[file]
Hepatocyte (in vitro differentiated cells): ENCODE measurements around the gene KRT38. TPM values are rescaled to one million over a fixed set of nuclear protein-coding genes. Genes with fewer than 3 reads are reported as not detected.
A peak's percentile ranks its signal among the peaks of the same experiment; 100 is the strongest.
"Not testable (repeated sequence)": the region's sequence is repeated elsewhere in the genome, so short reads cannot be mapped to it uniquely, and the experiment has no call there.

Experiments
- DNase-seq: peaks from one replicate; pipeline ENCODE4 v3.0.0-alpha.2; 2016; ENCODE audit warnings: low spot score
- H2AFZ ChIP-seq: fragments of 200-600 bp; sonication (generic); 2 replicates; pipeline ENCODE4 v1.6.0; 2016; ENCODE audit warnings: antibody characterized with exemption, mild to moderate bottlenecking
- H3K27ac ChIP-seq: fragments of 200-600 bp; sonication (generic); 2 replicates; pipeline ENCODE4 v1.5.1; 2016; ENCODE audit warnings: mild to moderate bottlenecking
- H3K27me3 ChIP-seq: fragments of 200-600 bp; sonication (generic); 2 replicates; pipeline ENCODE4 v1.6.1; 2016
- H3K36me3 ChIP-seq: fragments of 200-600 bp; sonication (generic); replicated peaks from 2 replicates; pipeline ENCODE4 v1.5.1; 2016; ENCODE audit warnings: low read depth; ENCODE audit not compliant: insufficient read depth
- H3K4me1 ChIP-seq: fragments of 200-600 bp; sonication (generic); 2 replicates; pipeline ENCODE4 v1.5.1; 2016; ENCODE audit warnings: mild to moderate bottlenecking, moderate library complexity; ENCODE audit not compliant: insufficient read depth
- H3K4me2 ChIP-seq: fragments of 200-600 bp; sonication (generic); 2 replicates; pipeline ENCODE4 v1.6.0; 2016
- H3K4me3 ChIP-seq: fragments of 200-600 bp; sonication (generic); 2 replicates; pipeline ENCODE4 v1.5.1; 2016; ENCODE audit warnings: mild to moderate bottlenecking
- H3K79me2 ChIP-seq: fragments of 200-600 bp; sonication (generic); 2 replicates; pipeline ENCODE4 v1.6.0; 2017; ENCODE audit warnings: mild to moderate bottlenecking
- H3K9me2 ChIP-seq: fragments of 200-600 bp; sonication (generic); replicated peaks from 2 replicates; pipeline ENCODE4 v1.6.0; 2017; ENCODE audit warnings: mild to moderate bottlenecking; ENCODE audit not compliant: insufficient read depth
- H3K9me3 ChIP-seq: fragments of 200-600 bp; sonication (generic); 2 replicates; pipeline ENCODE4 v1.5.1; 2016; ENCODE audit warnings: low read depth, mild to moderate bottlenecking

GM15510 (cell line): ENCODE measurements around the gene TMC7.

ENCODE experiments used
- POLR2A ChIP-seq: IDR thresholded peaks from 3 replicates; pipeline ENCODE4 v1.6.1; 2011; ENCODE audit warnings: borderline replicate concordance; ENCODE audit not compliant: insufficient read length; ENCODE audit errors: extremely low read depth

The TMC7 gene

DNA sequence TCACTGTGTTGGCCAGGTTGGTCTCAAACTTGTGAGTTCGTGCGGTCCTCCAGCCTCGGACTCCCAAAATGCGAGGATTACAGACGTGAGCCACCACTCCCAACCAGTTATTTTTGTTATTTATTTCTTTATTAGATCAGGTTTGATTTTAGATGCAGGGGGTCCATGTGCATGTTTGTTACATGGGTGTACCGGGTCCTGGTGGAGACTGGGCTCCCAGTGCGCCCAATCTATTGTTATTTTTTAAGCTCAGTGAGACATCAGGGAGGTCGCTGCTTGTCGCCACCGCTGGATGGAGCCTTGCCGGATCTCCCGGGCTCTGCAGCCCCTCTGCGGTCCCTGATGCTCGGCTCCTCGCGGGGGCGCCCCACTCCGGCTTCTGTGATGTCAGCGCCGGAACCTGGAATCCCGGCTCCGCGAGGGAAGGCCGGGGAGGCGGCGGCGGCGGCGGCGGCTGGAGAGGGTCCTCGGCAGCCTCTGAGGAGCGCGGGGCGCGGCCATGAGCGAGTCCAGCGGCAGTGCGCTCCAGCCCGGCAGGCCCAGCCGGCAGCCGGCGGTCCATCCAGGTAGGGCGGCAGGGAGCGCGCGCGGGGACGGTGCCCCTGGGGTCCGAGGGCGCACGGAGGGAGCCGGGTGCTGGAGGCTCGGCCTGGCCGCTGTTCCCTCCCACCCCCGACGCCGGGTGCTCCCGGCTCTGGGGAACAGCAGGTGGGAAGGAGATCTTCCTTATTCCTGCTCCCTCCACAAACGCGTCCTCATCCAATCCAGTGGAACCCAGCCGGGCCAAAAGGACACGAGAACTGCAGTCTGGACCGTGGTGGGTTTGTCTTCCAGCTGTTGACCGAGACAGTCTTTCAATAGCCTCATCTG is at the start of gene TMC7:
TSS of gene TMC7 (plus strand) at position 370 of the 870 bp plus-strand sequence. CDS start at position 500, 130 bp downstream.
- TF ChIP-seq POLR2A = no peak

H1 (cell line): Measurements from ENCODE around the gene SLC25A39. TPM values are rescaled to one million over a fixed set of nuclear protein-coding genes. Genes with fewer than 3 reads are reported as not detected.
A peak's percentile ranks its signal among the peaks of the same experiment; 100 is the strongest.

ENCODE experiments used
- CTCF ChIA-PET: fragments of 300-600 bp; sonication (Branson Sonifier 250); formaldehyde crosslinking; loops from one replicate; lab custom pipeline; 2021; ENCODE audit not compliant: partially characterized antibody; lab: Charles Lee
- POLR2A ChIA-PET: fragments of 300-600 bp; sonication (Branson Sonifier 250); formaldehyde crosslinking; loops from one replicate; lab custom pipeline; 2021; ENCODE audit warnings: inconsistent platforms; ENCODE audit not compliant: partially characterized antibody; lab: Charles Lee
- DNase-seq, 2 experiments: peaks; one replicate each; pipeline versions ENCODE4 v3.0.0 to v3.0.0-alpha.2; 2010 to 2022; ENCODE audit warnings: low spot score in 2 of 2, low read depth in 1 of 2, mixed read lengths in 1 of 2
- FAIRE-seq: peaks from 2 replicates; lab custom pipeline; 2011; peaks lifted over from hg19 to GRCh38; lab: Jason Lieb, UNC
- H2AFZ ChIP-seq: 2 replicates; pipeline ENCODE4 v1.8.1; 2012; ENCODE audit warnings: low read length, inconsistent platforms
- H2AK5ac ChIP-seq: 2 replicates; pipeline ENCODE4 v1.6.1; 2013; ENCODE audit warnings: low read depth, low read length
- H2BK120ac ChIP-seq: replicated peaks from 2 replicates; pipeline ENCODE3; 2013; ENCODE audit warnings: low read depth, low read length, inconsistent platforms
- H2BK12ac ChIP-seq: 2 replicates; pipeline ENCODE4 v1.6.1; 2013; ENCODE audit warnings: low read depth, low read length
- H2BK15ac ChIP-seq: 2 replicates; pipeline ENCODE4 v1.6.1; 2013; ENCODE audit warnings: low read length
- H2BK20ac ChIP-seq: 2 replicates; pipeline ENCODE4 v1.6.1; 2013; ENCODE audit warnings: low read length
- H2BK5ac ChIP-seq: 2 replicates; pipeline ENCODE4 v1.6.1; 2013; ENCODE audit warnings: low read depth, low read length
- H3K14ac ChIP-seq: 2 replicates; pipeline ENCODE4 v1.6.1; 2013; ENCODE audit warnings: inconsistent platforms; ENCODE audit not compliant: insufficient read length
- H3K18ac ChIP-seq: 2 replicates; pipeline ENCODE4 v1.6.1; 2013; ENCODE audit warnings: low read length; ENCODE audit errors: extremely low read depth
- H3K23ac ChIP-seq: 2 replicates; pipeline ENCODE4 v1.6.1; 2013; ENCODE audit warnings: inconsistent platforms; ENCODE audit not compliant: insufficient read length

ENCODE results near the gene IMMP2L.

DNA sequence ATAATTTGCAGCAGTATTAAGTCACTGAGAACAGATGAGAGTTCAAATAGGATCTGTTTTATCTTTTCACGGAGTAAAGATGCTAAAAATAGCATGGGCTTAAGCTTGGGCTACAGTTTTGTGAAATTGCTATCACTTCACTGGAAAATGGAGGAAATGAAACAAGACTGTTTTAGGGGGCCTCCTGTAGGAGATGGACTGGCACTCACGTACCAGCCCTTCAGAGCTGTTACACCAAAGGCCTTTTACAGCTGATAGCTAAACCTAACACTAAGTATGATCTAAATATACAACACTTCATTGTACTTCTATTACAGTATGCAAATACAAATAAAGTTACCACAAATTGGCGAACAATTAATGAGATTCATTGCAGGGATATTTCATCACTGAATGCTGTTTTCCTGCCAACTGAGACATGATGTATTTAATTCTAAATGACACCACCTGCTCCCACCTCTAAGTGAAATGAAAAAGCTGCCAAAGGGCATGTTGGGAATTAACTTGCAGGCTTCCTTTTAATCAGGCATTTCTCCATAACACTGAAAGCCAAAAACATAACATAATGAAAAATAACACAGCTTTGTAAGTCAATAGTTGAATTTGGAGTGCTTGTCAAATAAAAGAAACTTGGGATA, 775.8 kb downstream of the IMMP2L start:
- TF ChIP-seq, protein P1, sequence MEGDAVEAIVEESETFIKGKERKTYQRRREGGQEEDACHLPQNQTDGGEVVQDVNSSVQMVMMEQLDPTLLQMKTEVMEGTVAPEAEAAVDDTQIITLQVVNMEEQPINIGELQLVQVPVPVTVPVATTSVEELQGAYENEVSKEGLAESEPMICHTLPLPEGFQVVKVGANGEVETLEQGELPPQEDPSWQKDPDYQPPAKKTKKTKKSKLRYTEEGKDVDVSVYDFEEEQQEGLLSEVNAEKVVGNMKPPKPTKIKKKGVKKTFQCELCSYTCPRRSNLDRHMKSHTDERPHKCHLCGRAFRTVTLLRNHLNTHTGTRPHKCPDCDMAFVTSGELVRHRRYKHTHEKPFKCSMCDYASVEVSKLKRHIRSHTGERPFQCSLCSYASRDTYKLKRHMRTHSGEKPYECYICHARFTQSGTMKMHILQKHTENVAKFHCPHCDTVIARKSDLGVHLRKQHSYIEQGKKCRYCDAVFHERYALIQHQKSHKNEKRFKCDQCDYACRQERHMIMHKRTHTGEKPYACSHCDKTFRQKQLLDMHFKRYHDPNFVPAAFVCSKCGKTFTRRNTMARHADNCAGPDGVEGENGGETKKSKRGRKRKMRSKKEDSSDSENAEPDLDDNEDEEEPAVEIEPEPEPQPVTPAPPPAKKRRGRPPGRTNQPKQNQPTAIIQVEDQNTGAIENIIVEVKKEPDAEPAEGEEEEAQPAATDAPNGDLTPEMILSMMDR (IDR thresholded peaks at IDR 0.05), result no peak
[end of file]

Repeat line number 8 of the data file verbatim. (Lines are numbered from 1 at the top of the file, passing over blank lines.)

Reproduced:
- H3K27me3 ChIP-seq: fragments of 200-600 bp; sonication (generic); 2 replicates; pipeline ENCODE4 v1.6.1; 2016